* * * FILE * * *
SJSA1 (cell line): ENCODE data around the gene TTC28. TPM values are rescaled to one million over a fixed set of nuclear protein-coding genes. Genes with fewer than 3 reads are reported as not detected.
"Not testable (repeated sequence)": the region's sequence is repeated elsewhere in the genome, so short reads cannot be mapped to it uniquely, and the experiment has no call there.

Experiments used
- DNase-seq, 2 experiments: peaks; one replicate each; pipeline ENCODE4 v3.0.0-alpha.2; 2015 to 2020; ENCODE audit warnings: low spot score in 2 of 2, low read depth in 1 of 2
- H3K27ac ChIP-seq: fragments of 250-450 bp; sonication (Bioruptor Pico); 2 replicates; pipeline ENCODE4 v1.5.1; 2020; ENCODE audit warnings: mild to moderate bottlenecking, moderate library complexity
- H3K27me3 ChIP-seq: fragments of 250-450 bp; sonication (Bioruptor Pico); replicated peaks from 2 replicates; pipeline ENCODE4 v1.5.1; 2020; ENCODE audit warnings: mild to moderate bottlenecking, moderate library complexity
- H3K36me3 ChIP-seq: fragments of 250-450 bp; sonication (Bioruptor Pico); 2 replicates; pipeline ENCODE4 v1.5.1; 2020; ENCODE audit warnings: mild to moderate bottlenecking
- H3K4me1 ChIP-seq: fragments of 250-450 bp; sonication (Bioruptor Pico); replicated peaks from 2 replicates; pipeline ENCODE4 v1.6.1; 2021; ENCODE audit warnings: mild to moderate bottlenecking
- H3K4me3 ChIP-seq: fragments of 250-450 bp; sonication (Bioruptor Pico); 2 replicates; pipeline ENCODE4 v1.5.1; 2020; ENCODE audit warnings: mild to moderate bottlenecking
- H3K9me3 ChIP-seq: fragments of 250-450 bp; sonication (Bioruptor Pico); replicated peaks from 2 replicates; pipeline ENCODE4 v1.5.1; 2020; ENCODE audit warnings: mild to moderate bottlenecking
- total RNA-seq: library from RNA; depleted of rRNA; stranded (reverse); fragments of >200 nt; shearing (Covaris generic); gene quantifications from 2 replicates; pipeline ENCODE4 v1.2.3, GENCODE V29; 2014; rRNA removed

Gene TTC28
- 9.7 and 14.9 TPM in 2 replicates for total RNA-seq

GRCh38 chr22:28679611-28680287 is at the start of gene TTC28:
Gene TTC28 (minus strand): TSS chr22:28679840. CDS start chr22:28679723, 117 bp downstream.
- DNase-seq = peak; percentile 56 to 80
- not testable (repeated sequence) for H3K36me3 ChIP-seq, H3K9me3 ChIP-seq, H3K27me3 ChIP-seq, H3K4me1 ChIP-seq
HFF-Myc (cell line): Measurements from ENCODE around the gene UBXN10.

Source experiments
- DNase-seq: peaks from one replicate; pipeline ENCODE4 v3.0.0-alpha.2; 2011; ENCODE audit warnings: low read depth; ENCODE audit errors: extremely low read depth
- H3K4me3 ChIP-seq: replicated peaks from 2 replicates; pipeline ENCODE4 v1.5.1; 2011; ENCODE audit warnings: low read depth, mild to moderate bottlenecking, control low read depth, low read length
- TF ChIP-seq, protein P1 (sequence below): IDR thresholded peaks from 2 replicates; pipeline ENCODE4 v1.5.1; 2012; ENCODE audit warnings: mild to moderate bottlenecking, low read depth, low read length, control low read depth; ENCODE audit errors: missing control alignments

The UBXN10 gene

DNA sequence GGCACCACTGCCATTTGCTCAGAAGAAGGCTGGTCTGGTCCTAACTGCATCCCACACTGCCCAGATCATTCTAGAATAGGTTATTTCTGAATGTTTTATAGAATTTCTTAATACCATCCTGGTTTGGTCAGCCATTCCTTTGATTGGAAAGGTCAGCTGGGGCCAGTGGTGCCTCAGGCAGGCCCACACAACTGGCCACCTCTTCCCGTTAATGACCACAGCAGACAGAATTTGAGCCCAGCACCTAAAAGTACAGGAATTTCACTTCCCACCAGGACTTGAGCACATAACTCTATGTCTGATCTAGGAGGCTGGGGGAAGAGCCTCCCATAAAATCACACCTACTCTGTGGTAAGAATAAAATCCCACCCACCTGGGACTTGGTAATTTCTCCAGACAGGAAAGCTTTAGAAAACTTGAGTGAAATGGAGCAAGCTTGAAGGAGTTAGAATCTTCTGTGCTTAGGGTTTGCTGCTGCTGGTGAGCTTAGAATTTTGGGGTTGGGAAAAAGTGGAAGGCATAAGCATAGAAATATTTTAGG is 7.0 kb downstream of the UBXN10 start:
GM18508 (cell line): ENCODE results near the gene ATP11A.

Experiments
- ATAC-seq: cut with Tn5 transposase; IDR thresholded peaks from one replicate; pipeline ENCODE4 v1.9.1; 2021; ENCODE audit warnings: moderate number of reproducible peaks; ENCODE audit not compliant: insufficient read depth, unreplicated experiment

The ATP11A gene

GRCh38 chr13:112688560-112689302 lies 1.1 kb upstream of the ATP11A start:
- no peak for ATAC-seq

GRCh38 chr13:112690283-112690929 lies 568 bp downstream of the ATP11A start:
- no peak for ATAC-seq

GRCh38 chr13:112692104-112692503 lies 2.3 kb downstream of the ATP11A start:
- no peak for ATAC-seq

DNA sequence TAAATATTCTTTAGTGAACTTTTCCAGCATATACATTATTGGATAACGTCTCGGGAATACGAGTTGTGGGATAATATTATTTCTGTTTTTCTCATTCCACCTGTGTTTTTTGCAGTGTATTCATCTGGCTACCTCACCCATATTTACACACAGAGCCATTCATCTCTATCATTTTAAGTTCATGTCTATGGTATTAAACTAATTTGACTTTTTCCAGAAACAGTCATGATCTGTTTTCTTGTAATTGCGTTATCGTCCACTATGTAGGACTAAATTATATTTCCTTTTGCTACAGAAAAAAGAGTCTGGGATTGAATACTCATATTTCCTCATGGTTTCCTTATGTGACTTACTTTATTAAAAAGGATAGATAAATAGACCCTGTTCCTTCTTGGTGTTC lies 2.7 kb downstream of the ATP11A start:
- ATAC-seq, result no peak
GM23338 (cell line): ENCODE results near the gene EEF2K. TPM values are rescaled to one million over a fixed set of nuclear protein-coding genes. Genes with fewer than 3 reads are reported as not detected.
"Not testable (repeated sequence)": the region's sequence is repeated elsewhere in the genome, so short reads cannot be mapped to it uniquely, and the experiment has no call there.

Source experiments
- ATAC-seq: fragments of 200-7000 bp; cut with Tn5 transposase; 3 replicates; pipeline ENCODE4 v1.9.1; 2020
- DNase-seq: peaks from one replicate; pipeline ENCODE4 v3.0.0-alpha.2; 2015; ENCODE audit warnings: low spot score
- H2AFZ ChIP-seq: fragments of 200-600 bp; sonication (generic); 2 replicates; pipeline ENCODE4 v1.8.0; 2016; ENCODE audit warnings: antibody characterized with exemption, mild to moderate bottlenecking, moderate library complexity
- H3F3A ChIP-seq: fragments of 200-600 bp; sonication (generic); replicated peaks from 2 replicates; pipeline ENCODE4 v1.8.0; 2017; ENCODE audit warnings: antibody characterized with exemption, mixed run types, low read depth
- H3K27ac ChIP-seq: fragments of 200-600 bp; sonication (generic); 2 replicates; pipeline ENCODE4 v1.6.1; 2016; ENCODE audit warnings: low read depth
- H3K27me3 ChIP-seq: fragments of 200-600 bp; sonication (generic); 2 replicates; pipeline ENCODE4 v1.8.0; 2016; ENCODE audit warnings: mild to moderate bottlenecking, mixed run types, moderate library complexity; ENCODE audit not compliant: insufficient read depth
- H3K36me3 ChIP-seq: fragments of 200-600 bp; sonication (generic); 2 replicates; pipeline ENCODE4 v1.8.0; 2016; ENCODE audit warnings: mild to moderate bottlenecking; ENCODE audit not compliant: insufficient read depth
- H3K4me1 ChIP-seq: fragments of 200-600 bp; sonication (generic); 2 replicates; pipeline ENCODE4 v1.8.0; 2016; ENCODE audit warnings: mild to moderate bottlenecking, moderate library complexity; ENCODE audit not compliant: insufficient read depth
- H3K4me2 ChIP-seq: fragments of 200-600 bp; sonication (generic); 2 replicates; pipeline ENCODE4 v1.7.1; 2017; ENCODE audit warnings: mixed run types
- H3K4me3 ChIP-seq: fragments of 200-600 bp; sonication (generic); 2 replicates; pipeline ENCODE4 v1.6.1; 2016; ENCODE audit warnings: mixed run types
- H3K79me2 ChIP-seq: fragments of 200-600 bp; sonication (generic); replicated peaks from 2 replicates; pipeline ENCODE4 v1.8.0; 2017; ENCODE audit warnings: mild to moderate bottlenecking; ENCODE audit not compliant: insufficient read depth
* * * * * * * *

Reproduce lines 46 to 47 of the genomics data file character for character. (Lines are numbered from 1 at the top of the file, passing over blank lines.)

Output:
- H3K36me3 ChIP-seq: fragments of 200-600 bp; sonication (generic); 2 replicates; pipeline ENCODE4 v1.8.0; 2016; ENCODE audit warnings: mild to moderate bottlenecking; ENCODE audit not compliant: insufficient read depth
- H3K4me1 ChIP-seq: fragments of 200-600 bp; sonication (generic); 2 replicates; pipeline ENCODE4 v1.8.0; 2016; ENCODE audit warnings: mild to moderate bottlenecking, moderate library complexity; ENCODE audit not compliant: insufficient read depth